Many times at her work, my mother’s coworkers held the assumption that because of her accent, she was incapable of not only understanding English, but also of understanding the content of the work itself. They would question her ability to perform the most basic procedures; claiming she was “hard to understand”– they would even refuse to work with her. Urciuoli notes how accented speech or racialized language difference is perceived as a threat in the work space; “speaking Spanish [or with a Spanish accent] at work is dangerous because people are supposed to act like Americans at work” (Urciuoli 16). However, Urciuoli also gets at the real dangers faced by people who display linguistic differences at work: in spaces where one is supposed to “act American” (or in this case “sound American”), it becomes dangerous to speak Spanish or with a Spanish accent. 

The workplace is not the only place where the consequences for not “sounding American” can be extreme. It was in a grocery store that Ana Suda and Martha Hernandez were stopped by a border agent for speaking with “very strong” Spanish accents. Even after they produced proof of legal residence, the agent detained them in the parking lot (Stack). For Ana Suda and Martha Hernandez, judgements based on their ability, or inability to “sound American,”  outweighed legal proof of belonging. The way immigration is enforced in this country makes any space in the U.S. a space where it is dangerous to be the racialized other, or perceived as non-American. 

Unfortunately, one of the most prominent “solutions” thus far falls into the same racist binary view of language than the problem. While Spanish is portrayed as having the ability to erase English, the inverse is also believed — namely that English has the ability to erase Spanish. Therefore, efforts to eliminate accent-based discrimination have largely focused on the speaker themself; often both speakers and listeners wrongly focus on accent “reduction” as the focal point for inclusion. Losing one’s Spanish accent becomes a signal of Spanish language loss, which is often framed as “the path to inclusion and prosperity for Latinas/os and other ethnoracially minoritized groups” (Rosa 108). This framing promises eventual, conditional inclusion to American identity whereby all of the material benefits of American identity are promised once an accent is changed. But this framing of conditional inclusion does not adequately address current exclusion and inequality, and fails to address the root of said exclusion and inequality.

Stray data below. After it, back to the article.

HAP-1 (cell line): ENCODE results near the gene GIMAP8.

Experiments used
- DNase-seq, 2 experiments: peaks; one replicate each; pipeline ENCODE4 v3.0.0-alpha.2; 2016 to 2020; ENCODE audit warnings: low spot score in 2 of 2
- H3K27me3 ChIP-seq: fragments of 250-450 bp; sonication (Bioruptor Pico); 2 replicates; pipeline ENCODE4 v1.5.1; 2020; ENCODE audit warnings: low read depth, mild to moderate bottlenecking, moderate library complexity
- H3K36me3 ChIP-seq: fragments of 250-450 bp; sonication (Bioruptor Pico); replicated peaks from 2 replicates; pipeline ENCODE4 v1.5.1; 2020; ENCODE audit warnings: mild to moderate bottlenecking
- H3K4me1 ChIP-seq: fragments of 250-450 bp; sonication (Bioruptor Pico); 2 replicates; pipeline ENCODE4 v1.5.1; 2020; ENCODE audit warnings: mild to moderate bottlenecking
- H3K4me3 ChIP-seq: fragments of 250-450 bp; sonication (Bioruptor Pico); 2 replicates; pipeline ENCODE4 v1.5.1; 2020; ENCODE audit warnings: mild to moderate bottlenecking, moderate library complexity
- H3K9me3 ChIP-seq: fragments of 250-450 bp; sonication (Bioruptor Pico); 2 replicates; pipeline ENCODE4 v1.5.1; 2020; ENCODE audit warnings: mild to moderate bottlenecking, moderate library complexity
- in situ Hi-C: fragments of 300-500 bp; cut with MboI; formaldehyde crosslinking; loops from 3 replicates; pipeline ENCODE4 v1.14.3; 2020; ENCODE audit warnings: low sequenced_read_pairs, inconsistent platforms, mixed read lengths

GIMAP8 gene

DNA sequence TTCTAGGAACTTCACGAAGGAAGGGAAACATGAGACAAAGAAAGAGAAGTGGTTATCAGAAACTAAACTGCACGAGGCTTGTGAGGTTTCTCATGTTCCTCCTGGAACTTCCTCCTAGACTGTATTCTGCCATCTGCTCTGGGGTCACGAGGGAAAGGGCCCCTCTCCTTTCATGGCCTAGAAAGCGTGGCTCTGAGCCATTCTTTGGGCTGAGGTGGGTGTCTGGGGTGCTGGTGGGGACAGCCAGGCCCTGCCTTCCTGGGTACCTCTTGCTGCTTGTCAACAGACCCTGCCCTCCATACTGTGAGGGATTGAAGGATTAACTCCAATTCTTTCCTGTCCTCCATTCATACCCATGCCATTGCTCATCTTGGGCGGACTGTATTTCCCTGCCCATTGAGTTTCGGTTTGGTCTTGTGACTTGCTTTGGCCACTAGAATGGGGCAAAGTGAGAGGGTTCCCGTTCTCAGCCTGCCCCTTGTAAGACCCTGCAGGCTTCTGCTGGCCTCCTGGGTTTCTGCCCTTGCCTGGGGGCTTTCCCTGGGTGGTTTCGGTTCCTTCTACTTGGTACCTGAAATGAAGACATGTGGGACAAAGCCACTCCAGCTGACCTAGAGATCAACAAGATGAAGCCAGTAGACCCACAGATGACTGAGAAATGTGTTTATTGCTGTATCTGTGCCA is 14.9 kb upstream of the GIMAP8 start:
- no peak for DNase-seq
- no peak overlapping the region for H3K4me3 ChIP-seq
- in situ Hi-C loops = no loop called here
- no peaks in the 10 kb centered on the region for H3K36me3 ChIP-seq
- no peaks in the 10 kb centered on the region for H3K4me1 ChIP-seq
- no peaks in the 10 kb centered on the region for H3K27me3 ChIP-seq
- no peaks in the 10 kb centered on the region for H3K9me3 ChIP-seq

Only speakers with racialized accents are regularly asked to get rid of their accents. And while racialized accent and speech are not valued in racialized individuals, multilingual education is increasingly emphasized and sought after in white communities (Rosa 110). The problem is not with Spanish, other racialized languages, accented speech or the racialized speaker. The problem is with the process of racialization as a whole which deems some accents acceptable and others in need of modification. It is not accent that impedes marginalized groups from a reality free of racism and prejudicial treatment (Lippi-Green 50), it is racism.

Complete inclusion in America should not rely on an individual’s efforts to change their accent; the accented speaker should not need to change. Instead, America itself needs to examine and address the underlying racism through which belonging is withheld. Once this takes place, no linguistic difference will be a source of exclusion. And speaking Spanish at work and in public can be as special and celebrated as it is in my home.

Works Cited

Lippi-Green, Rosina. 1997. “The Myth of Non Accent” in English with an Accent: Language, Ideology, and Discrimination in the United States, first edition New York: Routledge. 3-7; 41-53.

Rosa, Jonathan. 2016. “Racializing Language, Regimenting Latinas/os: Chronotope, Social Tense, and American Raciolinguistic Futures.” Language and Communication 46, no. 3: 106–17.

Rosaldo, Renato. “Cultural Citizenship and Educational Democracy.” Cultural Anthropology 9,  no. 3 (1994): 402-11.

Stack, Liam. 2019. “A Border Agent Detained Two Americans Speaking Spanish. Now They Have Sued.” New York Times, February 14. Accessed May 1, 2020.

Urciuoli, Bonnie, 1996. Exposing Prejudice: Puerto Rican Experiences of Language, Race, And Class. Boulder, Colorado: Westview Press.